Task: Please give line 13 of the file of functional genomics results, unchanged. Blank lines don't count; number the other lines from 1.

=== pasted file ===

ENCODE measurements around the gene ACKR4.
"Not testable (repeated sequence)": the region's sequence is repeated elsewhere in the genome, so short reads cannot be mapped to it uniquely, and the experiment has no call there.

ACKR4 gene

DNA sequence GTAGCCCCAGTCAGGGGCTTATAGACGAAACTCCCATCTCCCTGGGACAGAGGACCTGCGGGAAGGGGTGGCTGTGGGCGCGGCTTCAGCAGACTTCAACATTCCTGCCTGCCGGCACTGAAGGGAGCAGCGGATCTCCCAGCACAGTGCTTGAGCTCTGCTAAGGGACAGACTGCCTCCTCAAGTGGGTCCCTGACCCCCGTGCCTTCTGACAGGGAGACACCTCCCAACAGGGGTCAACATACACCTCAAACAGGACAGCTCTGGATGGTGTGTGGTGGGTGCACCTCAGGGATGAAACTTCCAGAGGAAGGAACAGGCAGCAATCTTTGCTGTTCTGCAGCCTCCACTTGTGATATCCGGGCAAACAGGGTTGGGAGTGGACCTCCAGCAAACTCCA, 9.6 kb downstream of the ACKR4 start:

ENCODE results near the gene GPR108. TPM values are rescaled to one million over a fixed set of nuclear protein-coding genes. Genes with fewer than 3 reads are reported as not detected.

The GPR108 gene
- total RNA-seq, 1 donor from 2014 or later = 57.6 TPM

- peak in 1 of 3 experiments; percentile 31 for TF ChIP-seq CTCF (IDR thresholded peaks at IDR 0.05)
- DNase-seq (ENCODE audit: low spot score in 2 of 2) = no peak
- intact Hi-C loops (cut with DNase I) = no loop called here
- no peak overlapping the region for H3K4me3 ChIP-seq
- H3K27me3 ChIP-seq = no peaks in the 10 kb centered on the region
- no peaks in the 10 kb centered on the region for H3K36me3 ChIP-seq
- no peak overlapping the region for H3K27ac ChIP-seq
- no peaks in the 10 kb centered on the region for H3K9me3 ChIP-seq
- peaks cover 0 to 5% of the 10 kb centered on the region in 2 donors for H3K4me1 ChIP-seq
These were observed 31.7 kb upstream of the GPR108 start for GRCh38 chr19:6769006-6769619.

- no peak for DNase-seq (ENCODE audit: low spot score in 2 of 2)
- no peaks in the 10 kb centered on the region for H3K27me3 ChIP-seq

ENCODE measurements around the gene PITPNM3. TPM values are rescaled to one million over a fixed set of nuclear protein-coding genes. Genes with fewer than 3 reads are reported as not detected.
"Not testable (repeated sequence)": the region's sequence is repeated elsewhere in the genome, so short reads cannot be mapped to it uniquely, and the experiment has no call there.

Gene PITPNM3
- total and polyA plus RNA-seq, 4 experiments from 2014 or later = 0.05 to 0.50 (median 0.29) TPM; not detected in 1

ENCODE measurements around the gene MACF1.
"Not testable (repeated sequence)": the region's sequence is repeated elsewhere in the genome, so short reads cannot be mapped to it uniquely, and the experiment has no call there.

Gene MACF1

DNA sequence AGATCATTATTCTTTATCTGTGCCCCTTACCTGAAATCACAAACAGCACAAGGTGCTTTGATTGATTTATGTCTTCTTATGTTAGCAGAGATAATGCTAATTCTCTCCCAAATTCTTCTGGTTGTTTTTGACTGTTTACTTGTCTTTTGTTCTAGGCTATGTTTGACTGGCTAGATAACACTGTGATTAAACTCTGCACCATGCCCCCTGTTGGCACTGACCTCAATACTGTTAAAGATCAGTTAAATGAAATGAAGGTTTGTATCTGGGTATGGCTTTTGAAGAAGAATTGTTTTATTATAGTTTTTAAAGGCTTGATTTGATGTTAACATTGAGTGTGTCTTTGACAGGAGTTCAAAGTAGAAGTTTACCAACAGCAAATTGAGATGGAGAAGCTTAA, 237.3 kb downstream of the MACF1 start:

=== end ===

- no peaks in the 10 kb centered on the region for H3K36me3 ChIP-seq